Talks under way on hearing for attorney general nominee

The White House and lawmakers are working together to try to lay the groundwork for a hearing on the nomination of Michael Mukasey to be attorney general.

That is happening despite indications that the nomination might get tangled in a dispute over documents long sought from the White House by Senate Judiciary Chairman Patrick Leahy, D-Vt. While it is not certain that Leahy's concerns will be addressed and that he will schedule a hearing, there appears to be a growing expectation that the nomination will be considered -- perhaps expeditiously.

One source with knowledge of the process said he expected a hearing in mid-October. The committee formally received the nomination Friday and sent Mukasey a standard questionnaire for nominees Monday.

Leahy has described his talks with the White House as productive, but has said little else since issuing a statement shortly after the nomination was announced. At the time, Leahy said the provision of "information and documents" previously sought from the White House might abet the nomination process.

"Cooperation from the Administration in making progress on our longstanding oversight requests is still needed and will be helpful in moving forward" with the nomination, Leahy wrote.

While declining to comment on what documents are being discussed, sources noted that it should not necessarily be assumed that White House communications related to the firings of U.S. attorneys last year -- the focus of a months-long standoff between Leahy and the White House -- are central to Leahy's demands.

White House Counsel Fred Fielding met with Leahy on Capitol Hill last week to discuss documents Leahy is seeking, and the two also have spoken by phone, according to one White House official.

"They have had some conversations and may have more," the official said. He emphasized that all discussions with Leahy about documents covering other issues are unrelated to the Mukasey nomination.

The White House continues to work carefully with Mukasey on the questionnaire and is expected to finish it soon, possibly by the end of the week. But, in what appears to be raising some eyebrows, the White House also has yet to forward to the committee the results of Mukasey's FBI background check, according to another source.

The administration is foregoing outside help in prepping and assisting Mukasey. Such assistance was provided for President Bush's Supreme Court nominees. Heading up the effort are Harold Kim from the White House legislative affairs office -- who previously served as a Senate Judiciary Committee aide -- and Bill Burck from the White House Counsel's office.

Stay up-to-date with federal news alerts and analysis — Sign up for GovExec's email newsletters.
FROM OUR SPONSORS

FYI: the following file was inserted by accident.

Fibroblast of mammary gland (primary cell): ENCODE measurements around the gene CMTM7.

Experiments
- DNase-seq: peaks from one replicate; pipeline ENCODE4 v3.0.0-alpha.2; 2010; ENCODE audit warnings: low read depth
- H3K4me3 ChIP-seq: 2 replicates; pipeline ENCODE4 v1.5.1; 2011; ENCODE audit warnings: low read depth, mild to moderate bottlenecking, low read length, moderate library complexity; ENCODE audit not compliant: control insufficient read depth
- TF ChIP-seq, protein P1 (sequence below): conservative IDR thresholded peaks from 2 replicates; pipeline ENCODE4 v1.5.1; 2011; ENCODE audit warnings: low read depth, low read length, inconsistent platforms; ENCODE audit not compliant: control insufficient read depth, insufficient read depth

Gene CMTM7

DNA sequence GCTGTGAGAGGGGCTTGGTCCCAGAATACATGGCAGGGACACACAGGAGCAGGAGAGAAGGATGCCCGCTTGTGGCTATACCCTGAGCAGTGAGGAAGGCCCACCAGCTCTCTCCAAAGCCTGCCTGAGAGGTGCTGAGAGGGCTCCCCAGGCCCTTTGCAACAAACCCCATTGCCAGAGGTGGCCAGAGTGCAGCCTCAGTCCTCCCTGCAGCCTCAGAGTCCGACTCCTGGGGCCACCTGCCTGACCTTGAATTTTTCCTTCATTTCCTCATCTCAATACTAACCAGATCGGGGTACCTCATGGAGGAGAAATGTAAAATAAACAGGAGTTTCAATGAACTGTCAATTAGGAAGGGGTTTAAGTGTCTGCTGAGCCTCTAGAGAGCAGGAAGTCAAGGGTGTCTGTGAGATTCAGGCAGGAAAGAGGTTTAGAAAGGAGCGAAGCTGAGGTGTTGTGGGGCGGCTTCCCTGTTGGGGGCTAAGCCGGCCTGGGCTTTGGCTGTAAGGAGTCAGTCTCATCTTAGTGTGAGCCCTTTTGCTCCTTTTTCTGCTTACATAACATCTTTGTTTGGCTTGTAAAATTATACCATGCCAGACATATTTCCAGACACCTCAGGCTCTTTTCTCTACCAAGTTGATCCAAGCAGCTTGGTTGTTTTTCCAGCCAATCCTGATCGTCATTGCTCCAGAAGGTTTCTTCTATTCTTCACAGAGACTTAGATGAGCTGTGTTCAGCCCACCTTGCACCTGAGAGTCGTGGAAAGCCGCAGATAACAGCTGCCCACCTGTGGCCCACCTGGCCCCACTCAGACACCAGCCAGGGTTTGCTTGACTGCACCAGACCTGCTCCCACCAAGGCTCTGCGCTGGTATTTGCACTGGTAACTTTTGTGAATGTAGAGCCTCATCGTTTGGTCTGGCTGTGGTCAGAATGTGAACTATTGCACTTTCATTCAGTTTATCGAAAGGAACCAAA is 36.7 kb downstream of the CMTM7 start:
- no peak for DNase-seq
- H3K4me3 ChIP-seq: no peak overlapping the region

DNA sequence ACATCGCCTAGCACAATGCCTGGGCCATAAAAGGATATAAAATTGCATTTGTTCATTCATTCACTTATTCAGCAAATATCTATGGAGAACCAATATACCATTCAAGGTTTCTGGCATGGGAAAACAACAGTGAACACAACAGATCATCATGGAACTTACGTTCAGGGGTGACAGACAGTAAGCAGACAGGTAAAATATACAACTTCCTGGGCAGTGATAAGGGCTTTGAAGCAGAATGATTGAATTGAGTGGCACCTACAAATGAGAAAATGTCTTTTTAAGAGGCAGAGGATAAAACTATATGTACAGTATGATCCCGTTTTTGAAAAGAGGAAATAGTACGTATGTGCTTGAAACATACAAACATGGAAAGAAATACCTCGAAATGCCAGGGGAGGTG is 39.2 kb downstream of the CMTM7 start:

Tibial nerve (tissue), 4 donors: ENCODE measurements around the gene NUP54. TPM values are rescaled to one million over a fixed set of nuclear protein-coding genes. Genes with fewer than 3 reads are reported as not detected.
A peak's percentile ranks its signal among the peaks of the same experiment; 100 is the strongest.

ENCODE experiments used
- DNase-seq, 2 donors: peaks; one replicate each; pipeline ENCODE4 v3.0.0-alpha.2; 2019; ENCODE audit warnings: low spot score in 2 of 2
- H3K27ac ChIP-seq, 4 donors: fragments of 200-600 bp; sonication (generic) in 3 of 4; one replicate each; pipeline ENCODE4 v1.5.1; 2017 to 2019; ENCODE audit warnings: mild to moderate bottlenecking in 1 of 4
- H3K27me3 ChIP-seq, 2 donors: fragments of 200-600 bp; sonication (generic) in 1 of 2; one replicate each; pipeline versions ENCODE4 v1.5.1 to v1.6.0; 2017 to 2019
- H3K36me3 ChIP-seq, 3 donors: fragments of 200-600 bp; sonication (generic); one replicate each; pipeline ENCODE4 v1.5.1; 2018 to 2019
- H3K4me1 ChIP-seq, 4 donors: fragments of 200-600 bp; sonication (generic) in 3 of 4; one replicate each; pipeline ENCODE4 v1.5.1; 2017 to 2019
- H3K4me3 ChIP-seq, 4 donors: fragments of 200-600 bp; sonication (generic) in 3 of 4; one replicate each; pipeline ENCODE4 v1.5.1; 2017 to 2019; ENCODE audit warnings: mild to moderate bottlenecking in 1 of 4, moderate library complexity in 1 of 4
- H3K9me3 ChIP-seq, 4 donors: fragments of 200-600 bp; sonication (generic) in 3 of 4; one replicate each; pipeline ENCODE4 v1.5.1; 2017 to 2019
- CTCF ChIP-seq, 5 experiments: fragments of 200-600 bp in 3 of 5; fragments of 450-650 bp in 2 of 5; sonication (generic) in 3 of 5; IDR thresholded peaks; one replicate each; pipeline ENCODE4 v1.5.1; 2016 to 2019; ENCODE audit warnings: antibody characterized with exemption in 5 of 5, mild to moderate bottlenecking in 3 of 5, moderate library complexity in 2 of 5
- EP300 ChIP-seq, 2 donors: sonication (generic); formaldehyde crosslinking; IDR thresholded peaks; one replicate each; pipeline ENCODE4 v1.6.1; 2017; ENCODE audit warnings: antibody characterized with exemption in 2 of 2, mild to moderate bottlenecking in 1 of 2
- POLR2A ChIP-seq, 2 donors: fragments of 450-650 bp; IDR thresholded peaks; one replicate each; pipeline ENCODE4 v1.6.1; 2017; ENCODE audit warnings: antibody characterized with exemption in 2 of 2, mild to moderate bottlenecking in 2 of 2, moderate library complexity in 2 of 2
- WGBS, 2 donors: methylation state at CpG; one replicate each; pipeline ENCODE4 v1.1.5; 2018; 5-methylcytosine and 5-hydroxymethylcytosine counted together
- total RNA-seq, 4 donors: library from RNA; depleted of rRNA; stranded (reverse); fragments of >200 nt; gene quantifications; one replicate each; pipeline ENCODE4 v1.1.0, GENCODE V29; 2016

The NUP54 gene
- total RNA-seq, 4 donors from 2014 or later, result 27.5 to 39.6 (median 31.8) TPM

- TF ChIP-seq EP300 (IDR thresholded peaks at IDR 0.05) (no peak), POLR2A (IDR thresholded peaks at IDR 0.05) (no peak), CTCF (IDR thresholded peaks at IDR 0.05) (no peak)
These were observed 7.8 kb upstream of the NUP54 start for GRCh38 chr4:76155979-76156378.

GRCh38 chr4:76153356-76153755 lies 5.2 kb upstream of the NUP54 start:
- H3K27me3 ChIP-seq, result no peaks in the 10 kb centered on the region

JOIN THE DISCUSSION
Close [ x ] More from GovExec
 
 

Thank you for subscribing to newsletters from GovExec.com.
We think these reports might interest you:

  • Forecasting Cloud's Future

    Conversations with Federal, State, and Local Technology Leaders on Cloud-Driven Digital Transformation

    Download
  • The Big Data Campaign Trail

    With everyone so focused on security following recent breaches at federal, state and local government and education institutions, there has been little emphasis on the need for better operations. This report breaks down some of the biggest operational challenges in IT management and provides insight into how agencies and leaders can successfully solve some of the biggest lingering government IT issues.

    Download
  • Communicating Innovation in Federal Government

    Federal Government spending on ‘obsolete technology’ continues to increase. Supporting the twin pillars of improved digital service delivery for citizens on the one hand, and the increasingly optimized and flexible working practices for federal employees on the other, are neither easy nor inexpensive tasks. This whitepaper explores how federal agencies can leverage the value of existing agency technology assets while offering IT leaders the ability to implement the kind of employee productivity, citizen service improvements and security demanded by federal oversight.

    Download
  • IT Transformation Trends: Flash Storage as a Strategic IT Asset

    MIT Technology Review: Flash Storage As a Strategic IT Asset For the first time in decades, IT leaders now consider all-flash storage as a strategic IT asset. IT has become a new operating model that enables self-service with high performance, density and resiliency. It also offers the self-service agility of the public cloud combined with the security, performance, and cost-effectiveness of a private cloud. Download this MIT Technology Review paper to learn more about how all-flash storage is transforming the data center.

    Download
  • Ongoing Efforts in Veterans Health Care Modernization

    This report discusses the current state of veterans health care

    Download

When you download a report, your information may be shared with the underwriters of that document.